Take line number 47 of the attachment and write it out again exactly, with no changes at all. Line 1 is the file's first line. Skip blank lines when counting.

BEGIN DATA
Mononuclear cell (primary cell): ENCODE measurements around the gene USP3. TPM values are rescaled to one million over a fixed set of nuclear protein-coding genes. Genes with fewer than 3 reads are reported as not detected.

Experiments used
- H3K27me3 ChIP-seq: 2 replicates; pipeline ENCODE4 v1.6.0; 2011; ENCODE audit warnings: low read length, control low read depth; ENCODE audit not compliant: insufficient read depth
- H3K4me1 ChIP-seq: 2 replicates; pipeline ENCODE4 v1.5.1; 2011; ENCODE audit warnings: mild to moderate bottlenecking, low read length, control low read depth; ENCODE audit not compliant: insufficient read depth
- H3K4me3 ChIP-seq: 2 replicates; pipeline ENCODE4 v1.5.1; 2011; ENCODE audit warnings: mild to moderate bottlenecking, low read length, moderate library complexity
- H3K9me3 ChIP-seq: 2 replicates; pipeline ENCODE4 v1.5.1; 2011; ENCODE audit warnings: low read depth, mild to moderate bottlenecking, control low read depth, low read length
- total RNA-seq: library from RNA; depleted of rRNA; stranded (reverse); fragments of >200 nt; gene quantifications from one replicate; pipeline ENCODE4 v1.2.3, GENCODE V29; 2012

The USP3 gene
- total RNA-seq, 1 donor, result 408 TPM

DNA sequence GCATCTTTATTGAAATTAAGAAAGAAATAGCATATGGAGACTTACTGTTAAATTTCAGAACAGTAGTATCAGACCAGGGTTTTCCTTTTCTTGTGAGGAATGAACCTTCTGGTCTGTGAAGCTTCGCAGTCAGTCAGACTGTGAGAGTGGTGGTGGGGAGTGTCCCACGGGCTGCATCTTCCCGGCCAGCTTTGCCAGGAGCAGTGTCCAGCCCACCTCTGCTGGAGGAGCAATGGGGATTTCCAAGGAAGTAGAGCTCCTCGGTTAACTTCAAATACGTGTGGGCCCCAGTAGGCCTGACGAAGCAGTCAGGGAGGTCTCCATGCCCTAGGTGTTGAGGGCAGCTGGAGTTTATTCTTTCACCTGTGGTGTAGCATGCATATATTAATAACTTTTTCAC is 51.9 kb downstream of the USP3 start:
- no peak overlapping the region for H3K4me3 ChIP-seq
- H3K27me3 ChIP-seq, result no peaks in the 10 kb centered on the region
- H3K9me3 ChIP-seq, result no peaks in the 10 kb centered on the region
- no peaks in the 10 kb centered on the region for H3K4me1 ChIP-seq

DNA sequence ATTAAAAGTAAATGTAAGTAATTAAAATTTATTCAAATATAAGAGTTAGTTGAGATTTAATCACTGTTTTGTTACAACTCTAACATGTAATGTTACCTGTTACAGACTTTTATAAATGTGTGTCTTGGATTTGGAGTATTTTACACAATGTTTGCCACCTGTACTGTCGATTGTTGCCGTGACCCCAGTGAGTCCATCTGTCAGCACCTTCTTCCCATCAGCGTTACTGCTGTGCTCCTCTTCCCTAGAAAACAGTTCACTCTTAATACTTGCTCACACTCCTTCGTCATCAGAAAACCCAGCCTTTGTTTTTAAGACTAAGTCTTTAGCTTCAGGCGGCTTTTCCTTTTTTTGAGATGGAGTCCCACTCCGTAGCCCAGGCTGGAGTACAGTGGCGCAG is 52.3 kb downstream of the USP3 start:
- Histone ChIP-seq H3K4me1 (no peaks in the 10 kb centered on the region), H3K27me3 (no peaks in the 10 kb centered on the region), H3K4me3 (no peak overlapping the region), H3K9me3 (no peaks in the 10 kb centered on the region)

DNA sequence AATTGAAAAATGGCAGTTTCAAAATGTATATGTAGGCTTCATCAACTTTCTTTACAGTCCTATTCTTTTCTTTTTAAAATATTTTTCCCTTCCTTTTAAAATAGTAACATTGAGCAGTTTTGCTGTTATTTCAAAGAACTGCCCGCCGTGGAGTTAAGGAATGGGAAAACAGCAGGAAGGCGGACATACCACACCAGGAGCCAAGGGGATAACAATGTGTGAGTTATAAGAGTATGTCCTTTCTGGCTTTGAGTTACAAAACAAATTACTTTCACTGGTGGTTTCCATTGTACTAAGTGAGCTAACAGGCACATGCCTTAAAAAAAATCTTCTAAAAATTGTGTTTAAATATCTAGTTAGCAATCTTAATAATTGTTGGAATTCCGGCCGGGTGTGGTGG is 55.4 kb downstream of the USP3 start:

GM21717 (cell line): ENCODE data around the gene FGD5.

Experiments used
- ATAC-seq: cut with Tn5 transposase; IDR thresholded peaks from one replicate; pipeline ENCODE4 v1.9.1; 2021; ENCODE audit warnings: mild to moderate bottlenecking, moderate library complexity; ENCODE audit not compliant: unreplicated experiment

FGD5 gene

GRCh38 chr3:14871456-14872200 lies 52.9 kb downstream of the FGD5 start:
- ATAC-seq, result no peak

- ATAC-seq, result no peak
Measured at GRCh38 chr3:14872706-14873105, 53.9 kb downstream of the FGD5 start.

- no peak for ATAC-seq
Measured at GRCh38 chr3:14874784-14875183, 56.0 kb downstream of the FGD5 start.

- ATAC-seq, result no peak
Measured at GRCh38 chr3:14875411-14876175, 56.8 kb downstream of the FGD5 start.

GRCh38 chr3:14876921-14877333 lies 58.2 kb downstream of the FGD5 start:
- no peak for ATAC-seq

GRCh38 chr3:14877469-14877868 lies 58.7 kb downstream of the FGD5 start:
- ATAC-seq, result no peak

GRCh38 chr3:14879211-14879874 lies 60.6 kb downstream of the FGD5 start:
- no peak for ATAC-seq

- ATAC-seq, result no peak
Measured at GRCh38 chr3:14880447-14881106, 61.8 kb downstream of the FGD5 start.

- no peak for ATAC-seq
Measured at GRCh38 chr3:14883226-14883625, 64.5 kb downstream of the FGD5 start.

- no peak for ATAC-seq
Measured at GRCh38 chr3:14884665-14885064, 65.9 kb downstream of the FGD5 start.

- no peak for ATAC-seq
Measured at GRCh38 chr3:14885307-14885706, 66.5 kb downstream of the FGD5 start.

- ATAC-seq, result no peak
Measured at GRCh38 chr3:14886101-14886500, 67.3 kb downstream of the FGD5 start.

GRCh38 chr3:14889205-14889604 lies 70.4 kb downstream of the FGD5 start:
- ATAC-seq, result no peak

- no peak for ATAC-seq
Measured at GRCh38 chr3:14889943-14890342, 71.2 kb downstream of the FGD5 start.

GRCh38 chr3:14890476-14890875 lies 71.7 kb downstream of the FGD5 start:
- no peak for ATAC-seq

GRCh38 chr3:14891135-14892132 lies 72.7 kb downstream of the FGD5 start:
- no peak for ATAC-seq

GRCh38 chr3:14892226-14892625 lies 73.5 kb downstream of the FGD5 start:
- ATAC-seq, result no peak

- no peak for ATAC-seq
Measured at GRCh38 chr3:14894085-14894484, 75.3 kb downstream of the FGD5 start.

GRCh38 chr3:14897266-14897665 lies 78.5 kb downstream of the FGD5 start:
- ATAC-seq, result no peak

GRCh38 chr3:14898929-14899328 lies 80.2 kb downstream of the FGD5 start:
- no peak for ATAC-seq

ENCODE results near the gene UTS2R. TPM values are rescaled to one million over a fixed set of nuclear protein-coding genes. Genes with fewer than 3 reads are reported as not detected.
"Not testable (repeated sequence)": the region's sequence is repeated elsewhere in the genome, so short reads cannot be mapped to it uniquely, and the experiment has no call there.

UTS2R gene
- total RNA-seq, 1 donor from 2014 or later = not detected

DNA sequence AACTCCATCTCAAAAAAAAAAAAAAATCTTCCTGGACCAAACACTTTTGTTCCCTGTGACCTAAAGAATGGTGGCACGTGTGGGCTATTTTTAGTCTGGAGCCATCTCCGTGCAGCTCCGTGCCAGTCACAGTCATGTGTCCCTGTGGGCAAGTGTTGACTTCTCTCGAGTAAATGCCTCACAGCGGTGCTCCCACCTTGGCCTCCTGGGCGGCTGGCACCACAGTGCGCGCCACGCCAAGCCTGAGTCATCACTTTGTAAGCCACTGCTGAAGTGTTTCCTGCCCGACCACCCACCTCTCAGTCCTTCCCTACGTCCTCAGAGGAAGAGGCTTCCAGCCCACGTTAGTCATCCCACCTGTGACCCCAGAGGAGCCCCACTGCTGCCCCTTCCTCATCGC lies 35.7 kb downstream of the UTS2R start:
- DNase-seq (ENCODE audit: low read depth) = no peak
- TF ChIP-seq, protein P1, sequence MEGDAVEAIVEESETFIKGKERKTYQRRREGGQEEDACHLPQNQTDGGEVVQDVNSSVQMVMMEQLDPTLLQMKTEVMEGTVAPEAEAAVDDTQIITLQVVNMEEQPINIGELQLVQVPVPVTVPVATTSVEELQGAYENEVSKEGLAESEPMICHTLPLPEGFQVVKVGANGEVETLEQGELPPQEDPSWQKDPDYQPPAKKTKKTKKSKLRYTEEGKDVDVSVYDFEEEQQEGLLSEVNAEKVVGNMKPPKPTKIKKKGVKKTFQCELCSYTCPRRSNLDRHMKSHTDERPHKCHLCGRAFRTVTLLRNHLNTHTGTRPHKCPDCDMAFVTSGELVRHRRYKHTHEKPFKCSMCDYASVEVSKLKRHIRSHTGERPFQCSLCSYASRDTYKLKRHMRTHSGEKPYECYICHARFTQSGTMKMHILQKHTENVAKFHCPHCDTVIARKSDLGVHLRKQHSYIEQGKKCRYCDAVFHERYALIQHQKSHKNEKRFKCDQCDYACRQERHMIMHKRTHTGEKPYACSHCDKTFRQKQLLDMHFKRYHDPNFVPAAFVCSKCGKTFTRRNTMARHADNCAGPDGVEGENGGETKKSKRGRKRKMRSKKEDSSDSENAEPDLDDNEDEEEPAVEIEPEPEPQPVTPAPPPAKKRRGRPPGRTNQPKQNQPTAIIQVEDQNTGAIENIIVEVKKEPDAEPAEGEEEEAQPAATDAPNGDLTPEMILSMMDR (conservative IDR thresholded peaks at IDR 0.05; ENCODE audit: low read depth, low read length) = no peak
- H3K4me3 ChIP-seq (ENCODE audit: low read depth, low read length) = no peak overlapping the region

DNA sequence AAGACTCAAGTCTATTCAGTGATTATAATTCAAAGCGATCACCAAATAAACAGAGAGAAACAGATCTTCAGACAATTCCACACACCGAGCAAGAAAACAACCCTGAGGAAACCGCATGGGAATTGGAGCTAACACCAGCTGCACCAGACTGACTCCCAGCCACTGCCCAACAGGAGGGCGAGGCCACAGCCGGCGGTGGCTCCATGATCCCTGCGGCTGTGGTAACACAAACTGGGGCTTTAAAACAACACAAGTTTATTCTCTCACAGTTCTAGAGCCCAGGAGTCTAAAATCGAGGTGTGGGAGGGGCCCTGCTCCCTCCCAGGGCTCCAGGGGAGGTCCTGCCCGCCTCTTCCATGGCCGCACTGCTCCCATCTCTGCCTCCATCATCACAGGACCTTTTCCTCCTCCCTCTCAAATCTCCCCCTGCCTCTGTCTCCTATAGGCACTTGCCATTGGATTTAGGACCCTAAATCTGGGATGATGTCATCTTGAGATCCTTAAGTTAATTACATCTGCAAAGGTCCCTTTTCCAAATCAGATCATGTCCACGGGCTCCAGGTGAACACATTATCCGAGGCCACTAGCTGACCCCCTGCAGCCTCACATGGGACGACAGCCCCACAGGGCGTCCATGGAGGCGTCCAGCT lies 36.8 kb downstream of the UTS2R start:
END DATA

- ATAC-seq, result no peak